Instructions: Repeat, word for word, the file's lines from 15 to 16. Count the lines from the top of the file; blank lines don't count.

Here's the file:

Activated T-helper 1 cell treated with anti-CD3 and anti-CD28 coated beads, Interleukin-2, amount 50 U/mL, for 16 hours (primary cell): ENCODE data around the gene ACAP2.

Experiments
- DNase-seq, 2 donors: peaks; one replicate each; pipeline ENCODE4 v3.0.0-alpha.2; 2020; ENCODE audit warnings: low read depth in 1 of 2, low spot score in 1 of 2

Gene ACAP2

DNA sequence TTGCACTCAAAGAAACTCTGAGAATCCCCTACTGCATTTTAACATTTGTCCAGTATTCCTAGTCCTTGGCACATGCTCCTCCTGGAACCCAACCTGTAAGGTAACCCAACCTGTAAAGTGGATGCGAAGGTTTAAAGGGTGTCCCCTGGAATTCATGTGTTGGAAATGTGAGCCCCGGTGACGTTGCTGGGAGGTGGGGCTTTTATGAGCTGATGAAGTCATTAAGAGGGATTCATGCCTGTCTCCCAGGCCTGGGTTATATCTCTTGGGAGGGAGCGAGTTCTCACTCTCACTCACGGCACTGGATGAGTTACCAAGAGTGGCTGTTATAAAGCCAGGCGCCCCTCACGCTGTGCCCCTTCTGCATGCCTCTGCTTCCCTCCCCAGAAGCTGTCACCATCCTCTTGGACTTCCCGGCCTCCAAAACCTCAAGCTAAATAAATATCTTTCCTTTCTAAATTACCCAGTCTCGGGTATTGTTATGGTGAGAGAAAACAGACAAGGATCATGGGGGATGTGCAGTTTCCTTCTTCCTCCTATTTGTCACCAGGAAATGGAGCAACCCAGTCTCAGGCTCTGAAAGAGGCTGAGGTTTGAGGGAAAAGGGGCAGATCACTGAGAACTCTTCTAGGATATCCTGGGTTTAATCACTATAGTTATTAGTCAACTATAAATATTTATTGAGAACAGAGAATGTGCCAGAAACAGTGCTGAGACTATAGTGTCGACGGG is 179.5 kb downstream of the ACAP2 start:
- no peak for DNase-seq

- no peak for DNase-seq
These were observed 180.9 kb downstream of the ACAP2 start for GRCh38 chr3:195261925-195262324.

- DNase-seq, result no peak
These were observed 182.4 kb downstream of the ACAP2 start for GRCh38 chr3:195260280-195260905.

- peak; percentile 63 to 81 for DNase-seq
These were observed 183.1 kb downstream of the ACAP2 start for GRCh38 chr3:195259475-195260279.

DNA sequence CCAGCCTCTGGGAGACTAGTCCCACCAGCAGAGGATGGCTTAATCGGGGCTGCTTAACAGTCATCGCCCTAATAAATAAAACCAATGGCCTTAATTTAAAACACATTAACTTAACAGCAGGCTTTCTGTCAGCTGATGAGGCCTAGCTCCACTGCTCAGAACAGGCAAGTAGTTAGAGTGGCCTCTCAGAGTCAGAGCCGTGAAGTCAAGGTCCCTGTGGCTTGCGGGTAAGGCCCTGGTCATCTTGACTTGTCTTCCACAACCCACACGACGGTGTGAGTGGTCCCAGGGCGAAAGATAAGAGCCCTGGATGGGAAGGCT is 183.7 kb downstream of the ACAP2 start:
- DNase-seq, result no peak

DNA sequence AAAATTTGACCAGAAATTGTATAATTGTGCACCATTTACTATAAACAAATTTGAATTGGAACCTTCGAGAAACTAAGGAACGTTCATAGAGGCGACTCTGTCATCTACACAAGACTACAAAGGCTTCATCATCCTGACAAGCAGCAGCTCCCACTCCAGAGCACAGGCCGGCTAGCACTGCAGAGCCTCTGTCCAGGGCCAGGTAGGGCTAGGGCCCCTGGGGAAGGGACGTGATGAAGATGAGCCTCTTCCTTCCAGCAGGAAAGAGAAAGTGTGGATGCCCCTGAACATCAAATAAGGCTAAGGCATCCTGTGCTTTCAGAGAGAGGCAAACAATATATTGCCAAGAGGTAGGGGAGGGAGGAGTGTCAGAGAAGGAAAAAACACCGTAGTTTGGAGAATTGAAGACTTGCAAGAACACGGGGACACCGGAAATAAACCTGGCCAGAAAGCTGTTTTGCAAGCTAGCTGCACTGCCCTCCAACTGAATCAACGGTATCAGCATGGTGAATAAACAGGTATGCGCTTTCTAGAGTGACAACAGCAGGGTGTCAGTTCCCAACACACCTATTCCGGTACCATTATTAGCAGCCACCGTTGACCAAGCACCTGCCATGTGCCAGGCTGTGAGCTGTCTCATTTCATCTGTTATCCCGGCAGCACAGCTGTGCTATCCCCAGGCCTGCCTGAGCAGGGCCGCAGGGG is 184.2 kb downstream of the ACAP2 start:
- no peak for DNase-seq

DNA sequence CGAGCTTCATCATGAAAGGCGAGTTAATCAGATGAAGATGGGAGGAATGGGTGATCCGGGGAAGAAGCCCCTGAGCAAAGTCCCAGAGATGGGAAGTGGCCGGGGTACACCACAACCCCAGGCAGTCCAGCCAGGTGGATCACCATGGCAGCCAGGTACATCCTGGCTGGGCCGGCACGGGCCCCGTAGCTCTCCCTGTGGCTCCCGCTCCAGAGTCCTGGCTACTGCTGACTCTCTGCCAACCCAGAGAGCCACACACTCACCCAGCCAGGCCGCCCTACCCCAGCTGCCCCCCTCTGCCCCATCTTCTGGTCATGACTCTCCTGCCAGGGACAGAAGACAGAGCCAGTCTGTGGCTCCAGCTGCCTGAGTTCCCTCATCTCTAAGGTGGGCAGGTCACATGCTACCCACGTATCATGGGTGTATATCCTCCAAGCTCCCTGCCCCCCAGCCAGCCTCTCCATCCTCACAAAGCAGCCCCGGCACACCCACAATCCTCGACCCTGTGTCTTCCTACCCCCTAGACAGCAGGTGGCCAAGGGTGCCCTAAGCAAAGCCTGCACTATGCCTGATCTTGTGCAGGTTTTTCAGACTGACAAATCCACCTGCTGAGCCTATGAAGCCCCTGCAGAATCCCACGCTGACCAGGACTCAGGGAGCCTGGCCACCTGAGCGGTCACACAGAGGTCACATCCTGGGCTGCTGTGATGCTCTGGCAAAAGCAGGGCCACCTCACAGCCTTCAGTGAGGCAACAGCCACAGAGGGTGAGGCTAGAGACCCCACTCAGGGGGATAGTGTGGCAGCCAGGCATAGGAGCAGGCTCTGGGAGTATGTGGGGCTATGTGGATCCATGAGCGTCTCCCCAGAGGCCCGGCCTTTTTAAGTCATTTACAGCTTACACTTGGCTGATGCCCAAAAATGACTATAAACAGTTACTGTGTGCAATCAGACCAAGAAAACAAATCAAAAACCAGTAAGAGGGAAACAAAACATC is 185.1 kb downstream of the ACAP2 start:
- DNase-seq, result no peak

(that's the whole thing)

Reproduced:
DNA sequence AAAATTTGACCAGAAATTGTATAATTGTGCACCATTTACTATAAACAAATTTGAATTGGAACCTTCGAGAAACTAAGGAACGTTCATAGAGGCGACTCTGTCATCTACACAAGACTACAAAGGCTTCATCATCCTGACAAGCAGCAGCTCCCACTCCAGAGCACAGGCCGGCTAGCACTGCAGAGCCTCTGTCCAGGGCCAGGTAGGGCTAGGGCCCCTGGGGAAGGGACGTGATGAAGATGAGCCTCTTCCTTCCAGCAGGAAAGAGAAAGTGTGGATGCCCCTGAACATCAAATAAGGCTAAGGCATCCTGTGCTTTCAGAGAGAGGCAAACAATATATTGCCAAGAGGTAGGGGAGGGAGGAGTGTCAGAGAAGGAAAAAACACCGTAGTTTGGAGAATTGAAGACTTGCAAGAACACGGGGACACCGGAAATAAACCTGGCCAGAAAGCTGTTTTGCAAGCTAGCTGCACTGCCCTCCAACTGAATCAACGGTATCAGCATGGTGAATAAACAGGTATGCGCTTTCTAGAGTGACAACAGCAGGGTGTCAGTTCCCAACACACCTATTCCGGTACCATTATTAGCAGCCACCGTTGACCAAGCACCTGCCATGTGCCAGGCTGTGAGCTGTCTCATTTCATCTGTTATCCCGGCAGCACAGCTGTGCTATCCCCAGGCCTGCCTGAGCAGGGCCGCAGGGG is 184.2 kb downstream of the ACAP2 start:
- no peak for DNase-seq